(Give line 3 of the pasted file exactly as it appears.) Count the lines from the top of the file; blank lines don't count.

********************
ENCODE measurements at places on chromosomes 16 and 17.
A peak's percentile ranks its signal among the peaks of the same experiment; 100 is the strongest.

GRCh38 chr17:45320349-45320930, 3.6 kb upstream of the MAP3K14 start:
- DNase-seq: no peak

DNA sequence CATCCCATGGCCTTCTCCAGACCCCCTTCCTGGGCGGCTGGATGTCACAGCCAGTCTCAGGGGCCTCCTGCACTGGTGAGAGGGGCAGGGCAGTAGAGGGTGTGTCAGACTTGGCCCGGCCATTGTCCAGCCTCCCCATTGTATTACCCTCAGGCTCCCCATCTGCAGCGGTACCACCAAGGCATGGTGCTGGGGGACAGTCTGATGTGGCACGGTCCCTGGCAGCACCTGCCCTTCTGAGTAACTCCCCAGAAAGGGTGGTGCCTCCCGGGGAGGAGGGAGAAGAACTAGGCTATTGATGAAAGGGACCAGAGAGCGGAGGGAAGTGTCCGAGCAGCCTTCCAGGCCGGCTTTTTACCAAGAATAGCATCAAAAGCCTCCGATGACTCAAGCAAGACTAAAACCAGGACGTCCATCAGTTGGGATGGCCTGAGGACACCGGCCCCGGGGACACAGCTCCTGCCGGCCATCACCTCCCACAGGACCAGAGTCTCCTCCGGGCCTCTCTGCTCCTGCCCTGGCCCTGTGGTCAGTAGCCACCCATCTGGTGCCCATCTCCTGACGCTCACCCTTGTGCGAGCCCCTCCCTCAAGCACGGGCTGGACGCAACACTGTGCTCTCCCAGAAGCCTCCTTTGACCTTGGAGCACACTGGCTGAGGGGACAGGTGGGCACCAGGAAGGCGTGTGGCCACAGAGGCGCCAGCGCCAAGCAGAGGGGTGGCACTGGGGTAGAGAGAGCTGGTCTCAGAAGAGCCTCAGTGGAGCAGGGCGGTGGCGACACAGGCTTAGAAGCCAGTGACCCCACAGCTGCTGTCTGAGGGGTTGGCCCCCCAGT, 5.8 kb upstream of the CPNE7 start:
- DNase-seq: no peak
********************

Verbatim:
GRCh38 chr17:45320349-45320930, 3.6 kb upstream of the MAP3K14 start: